It’s probably dishonest to describe any NFL OTA as having a palpable buzz, considering it’s run at quarter-speed, in shorts, on back fields. The high-energy moments last only as long as the Meek Mill song blasting over the speakers.
Still, there’s a genuine excitement at Halas Hall that’s hard to be cynical about. The fabled Year 2 of the Matt Nagy era has arrived, and the Bears are ready to cash in their chips.
“I feel really great out there, I feel very comfortable,” quarterback Mitch Trubisky said. “It's just a lot of fun to be back in Chicago with the boys playing football again.
“Everyone knows what they're doing be year two in this offense so it’s a lot of fun just getting out there and going through it and just being even more detailed than we were last year within every single and each play. And yeah, it's going really smooth.”
For the most part, the gang is back. 8 of the 11 starters who played in last year’s Wild Card game against Philadelphia are returning. Last year was about setting up a vision; this year’s about seeing that vision through.
“The guys are really stacking these days on top of each other,” Matt Nagy said. “You can see the defense is playing faster each and every day. It reminds me of last year with us. Now offensively we're adding some things there and you get to see where everybody is at, put it on tape, evaluate.”
The problem, of course, is that not *everyone* is in Year 2. Free agent signee Mike Davis and rookie David Montgomery join a madeover running backs unit. James Daniels and Cody Whitehair, both here last season, are new to their positions after an offseason swap. Rookie Riley Ridley has some catching up to do in a crowded receivers room. We promise not to mention the kickers after this sentence, but they’re new as well.
“The only challenge is learning the playbook,” Davis said. “I’ve really gotten it down quickly because it’s some of the same terminology as other places I’ve been. It’s all about really getting the playbook down and coming out and executing in practice.”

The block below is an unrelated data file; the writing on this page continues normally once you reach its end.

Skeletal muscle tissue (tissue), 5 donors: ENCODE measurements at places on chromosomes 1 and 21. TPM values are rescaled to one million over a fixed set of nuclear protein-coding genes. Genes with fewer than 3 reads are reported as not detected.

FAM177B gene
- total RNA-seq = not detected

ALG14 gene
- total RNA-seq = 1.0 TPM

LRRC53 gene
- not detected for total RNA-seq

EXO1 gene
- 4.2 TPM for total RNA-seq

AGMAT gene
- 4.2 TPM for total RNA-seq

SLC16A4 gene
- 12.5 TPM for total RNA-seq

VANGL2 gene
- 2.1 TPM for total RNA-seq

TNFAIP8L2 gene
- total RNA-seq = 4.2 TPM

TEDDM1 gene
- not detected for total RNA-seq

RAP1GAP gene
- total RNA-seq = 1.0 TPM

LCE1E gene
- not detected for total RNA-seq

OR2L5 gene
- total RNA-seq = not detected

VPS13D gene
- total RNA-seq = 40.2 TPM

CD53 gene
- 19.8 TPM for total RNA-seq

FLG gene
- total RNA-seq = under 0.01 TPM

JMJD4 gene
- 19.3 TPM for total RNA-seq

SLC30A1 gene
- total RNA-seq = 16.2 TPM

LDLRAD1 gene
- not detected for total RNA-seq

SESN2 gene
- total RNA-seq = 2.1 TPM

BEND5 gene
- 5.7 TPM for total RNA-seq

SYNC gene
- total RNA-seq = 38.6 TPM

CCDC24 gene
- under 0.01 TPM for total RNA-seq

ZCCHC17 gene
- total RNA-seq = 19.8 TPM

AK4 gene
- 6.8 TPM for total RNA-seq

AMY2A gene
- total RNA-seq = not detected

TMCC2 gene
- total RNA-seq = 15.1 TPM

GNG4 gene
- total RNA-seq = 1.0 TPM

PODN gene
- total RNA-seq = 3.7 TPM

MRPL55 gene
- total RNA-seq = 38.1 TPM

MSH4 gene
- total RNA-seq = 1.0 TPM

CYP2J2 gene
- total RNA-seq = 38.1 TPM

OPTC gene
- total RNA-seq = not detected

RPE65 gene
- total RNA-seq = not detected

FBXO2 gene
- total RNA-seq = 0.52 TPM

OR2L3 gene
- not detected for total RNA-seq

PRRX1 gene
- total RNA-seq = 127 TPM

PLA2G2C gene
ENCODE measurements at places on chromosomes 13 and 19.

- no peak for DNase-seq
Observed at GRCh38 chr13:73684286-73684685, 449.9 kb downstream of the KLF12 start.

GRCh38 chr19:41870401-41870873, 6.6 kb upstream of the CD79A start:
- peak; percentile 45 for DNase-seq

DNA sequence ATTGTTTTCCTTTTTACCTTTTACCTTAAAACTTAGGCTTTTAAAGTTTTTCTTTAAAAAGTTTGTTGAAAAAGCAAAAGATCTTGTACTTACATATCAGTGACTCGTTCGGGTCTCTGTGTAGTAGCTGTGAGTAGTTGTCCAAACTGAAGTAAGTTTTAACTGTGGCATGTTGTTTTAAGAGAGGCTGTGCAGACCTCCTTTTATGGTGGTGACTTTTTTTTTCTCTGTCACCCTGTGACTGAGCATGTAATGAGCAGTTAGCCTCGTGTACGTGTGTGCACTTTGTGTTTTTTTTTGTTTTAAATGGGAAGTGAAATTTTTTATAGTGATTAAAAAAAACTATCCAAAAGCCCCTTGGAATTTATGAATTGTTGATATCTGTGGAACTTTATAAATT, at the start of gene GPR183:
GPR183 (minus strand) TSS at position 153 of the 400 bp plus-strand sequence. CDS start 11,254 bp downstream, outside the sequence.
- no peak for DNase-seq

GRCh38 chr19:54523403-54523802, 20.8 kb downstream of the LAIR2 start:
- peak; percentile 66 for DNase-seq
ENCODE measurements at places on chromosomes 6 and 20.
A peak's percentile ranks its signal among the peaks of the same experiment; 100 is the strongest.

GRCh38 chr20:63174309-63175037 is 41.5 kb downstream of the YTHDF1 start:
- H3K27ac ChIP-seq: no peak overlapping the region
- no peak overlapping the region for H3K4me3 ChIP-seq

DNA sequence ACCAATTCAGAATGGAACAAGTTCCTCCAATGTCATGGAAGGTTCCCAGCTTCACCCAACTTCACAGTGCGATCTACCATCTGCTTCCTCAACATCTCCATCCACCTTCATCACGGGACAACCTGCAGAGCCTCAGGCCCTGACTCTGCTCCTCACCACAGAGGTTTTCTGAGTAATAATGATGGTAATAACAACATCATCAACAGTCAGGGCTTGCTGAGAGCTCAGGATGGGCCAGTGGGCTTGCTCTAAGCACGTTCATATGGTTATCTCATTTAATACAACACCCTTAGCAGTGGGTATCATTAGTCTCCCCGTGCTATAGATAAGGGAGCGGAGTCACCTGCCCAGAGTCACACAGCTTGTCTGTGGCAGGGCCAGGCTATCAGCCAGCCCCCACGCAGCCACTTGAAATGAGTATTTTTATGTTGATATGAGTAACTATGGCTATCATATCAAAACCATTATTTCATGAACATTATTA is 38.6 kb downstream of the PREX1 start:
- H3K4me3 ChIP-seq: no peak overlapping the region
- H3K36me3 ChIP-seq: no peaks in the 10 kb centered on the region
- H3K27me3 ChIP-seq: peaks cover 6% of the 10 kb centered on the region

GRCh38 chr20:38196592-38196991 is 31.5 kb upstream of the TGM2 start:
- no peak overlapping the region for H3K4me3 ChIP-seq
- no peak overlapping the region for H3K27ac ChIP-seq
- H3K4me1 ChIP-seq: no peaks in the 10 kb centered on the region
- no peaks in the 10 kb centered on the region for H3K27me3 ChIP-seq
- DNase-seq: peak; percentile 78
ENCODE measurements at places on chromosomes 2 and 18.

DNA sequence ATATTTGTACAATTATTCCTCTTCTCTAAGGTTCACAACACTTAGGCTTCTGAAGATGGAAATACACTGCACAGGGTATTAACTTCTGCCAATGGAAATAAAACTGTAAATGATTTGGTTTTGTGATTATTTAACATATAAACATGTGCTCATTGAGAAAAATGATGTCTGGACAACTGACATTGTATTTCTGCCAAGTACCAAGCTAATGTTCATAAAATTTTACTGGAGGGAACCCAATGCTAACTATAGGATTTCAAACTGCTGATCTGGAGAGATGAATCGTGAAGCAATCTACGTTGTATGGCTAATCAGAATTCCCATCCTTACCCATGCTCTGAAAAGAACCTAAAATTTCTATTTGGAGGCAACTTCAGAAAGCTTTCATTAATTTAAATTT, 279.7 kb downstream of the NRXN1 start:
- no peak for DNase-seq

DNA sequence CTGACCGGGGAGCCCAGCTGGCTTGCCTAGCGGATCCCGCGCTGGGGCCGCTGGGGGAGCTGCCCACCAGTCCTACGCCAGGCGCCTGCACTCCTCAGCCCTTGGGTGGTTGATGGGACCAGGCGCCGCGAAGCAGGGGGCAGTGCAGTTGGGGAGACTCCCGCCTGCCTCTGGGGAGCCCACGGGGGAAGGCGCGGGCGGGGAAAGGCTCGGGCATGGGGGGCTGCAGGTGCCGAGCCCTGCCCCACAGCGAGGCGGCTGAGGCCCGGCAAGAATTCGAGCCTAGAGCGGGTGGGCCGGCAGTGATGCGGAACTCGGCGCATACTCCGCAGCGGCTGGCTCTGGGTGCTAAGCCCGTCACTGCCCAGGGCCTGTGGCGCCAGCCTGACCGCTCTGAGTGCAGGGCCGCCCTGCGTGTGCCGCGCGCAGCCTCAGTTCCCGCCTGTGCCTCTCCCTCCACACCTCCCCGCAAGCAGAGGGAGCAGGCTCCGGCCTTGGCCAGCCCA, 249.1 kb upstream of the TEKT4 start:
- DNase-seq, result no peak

Getting everyone on the same page can be harder than it sounds, especially when an entire aspect of the offense -- one that was not very effective last season -- is essentially starting from the ground up. Not only that, but they’re expected to hit that ground running. They don’t get the luxury of spending a year in Football 101.
“We talk a lot about how we just need to build a foundation,” running backs coach Charles London said. “Let’s put a foundation in place. Let’s learn our runs and learn our formations and we can go from there.
“We’re taking those steps but these guys have done a great job of studying and being prepared every day for practice. They’re all smart guys, very conscientious.”
Getting guys up to speed on a tight clock is a uniquely challenging task in the NFL. Windows of contention are short, and teams expect new players to mesh quickly and seamlessly. It’s obviously easier said than done, and one of the big challenges of coaching pro football.
“I think you have to break it down to its simplest forms,” said Brad Childress, a coaching veteran who now works as a senior offensive assistant for the Bears. “Whether it’s a wide receiver stance or his start, his split, just all those small details.
“For us, it’s not good enough to just be in the vicinity, it’s how you got there and that you’re getting there at the same time as the quarterback. Think you just go back to the basics - you don’t forget those every year. And then you can build everything out.”